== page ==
Nearsightedness (myopia) and farsightedness (hyperopia or presbyopia) are well-known refractive errors or refractive eye diseases that affect millions of people all over the world. Although you may wear glasses and visit a specialist, you may not understand the difference between the two eye diseases. Here is a quick primer to help you get more familiar with your vision:

Nearsightedness (myopia)

Patients with nearsightedness have a long eyeball and a steep cornea, which causes light to focus in front of the retina. This is why patients that are nearsighted can see things that are close but have blurred vision of distant objects.

It can be hereditary, and if both parents are nearsighted, then the child has a higher chance of being nearsighted as well. Myopia has other causes as well, including a curved cornea or thick lens. Studies are also linking nearsightedness to spending time in front of a screen, reading, writing and a lack of natural sunlight may also contribute.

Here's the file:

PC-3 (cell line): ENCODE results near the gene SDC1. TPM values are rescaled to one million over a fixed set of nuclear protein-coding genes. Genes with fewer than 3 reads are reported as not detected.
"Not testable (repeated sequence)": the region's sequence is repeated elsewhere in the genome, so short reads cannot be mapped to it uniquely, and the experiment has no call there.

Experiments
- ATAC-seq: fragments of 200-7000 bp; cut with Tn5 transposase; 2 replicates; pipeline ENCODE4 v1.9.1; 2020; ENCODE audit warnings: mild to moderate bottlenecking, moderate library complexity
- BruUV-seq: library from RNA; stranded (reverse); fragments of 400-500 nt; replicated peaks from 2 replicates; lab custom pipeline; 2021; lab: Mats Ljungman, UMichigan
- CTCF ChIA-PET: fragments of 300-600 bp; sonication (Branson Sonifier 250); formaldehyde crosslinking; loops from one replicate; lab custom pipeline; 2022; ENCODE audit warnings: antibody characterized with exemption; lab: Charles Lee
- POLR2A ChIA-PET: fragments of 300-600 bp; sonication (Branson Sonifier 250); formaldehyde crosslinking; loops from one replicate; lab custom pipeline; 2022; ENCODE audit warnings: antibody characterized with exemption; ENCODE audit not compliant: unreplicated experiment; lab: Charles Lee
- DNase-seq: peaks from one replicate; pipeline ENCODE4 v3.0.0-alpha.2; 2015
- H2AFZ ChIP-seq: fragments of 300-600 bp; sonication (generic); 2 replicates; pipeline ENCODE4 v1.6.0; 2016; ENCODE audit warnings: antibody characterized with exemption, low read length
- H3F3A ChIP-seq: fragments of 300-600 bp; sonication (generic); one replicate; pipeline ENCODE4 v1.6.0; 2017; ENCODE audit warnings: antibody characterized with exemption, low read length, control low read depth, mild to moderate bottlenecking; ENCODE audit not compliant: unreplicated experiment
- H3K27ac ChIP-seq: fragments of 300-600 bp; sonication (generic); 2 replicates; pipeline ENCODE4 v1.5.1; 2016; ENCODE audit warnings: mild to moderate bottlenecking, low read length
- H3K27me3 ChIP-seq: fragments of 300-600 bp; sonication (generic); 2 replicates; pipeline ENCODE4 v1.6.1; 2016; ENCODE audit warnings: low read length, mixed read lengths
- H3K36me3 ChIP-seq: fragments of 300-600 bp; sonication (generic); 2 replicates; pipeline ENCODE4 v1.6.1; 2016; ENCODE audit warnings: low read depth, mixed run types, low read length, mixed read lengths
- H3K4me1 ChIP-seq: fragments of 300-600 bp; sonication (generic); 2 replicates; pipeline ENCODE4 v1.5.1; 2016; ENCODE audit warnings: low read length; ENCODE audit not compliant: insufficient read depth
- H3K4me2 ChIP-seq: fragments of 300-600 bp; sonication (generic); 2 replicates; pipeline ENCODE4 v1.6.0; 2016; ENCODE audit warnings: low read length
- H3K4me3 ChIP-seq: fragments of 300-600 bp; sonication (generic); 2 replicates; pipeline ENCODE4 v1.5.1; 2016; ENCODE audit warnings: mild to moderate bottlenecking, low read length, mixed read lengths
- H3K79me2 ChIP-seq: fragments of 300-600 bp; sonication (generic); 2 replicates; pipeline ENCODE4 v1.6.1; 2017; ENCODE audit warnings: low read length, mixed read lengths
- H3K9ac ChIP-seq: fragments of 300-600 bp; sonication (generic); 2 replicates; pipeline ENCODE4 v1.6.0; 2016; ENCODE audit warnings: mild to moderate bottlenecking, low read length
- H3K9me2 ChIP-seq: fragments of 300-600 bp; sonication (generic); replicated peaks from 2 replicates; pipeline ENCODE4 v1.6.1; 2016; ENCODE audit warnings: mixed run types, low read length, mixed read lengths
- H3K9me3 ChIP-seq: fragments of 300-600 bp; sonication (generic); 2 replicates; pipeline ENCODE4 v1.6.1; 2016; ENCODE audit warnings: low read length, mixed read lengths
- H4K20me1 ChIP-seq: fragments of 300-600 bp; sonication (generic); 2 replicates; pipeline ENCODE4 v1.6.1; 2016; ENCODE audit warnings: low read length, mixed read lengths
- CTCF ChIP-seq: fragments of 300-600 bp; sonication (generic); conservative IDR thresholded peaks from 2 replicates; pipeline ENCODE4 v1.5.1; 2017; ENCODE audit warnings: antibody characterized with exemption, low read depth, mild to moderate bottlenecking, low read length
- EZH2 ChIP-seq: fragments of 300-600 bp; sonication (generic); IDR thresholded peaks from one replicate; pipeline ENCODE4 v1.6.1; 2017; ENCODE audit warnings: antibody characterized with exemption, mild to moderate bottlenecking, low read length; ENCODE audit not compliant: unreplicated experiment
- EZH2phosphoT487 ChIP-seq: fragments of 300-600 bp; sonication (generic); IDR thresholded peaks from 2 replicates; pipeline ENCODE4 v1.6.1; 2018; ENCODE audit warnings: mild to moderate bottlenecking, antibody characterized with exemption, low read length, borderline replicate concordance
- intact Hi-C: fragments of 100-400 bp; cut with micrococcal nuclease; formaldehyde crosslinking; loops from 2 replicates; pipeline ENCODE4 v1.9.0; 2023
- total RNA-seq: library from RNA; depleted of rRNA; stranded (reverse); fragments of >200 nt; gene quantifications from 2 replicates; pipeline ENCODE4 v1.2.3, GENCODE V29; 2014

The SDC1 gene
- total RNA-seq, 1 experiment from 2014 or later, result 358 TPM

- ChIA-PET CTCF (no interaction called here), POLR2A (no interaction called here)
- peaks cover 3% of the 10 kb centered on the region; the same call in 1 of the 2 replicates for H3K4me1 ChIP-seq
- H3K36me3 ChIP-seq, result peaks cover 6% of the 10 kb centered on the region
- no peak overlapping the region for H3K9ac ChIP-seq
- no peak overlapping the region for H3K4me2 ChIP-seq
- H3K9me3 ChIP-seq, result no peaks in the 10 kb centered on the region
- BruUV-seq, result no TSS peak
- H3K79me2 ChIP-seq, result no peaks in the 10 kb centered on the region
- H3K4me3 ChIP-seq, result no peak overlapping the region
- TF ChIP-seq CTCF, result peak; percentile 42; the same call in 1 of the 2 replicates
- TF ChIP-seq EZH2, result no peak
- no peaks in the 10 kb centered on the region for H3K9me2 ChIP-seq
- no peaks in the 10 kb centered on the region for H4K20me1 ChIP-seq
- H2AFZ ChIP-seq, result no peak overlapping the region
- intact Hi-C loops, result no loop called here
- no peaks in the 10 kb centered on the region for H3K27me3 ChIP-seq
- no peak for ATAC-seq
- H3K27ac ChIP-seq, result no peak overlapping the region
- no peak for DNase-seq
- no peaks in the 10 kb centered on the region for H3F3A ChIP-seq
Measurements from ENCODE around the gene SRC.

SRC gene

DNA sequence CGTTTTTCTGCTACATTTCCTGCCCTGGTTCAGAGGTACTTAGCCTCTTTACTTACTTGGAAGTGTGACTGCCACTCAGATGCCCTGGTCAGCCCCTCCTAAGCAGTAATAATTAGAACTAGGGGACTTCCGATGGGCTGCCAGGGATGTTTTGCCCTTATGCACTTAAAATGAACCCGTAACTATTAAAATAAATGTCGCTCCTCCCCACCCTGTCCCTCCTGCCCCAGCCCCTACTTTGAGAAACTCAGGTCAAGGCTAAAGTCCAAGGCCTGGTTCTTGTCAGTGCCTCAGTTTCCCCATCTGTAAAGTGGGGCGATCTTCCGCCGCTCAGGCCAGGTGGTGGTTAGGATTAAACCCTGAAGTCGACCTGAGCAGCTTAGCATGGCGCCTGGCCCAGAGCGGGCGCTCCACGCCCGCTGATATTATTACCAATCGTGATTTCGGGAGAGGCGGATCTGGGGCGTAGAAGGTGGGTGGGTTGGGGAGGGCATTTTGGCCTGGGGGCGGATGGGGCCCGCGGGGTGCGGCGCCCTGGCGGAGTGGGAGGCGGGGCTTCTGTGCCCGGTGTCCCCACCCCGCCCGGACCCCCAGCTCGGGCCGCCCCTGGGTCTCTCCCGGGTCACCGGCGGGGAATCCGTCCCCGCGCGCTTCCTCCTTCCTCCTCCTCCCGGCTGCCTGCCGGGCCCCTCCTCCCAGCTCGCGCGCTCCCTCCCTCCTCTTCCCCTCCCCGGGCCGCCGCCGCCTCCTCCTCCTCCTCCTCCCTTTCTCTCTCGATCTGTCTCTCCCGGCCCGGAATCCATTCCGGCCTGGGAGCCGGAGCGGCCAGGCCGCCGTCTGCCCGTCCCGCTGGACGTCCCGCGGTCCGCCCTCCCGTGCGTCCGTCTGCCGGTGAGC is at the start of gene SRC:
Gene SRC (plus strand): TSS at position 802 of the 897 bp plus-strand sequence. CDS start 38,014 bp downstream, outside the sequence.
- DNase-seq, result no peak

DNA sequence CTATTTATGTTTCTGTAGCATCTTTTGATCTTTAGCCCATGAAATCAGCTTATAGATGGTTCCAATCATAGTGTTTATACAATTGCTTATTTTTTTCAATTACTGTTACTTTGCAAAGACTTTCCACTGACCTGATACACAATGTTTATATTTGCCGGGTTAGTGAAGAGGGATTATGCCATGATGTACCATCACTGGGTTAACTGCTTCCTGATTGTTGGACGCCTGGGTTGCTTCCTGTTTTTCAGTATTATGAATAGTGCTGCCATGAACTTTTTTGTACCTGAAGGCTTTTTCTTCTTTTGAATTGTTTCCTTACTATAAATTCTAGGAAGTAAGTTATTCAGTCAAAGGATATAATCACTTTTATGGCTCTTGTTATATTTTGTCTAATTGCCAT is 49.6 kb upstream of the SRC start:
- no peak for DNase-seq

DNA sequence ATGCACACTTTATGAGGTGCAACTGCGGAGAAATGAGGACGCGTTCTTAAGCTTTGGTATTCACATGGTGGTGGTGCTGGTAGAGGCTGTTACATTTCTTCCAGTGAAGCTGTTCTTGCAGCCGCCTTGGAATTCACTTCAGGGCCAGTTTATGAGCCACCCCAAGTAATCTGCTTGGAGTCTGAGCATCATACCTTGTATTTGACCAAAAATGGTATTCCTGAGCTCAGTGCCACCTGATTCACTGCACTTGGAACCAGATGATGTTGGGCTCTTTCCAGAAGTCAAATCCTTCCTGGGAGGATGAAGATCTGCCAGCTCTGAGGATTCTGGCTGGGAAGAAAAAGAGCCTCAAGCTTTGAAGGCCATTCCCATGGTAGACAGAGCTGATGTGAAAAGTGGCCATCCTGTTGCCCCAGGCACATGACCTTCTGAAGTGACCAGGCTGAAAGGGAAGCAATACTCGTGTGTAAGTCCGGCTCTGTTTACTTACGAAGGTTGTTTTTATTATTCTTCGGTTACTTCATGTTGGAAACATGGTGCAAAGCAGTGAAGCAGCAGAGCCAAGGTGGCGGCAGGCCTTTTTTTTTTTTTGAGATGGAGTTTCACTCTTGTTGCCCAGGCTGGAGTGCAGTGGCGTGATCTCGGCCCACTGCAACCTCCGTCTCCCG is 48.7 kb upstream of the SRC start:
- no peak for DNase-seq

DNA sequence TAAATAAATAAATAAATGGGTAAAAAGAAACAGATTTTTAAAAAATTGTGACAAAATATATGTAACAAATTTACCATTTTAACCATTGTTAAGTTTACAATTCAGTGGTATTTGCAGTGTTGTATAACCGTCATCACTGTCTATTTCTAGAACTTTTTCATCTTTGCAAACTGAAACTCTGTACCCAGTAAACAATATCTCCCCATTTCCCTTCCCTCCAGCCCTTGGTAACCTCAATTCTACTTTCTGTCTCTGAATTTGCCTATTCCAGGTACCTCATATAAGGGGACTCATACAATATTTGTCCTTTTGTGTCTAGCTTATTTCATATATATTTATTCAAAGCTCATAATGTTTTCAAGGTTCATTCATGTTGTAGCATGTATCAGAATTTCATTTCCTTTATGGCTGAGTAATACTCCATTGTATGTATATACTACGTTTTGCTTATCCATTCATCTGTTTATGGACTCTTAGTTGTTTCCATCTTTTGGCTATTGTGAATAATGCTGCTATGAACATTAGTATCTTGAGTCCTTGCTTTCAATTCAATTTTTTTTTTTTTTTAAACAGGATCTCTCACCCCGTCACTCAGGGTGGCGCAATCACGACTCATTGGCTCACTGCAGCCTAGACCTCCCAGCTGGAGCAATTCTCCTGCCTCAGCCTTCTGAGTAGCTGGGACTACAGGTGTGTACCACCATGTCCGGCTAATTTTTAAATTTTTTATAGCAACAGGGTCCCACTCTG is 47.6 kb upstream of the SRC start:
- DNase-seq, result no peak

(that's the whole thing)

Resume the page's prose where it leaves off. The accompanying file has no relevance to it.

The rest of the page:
Nearsightedness is often detected during childhood and corrected with glasses and contact lenses. Refractive surgery, LASIK surgery, and PRK surgery, as well as lens replacement surgery, may all be treatment options for nearsightedness.

Farsightedness (hypermetropia)

Farsightedness, also called hypermetropia, refers to the eye’s inability to focus. When it is related to age, it is known as presbyopia. Farsighted people can see distant objects more clearly than closer objects, but vision is generally blurry at distance as well. It occurs when the eyeball is short, preventing light rays from focusing on the retina.

Heredity is one cause of farsightedness. It may also occur as part of the natural aging process.

Glasses and contacts are the first treatments for farsightedness. Some cases may also benefit from various types of refractive surgery.

In 1996, Orlando eye surgeon, Dr. Magruder, opened his practice and introduced locals to Central Florida’s first refractive surgery center. Since then, he has continued to innovate by introducing game-changing technology and pursuing ongoing education to master the latest techniques. To learn more about the Orlando eye surgeon at Magruder Laser Vision can do for you, call us at (407) 843-5665 or read our blog for more information!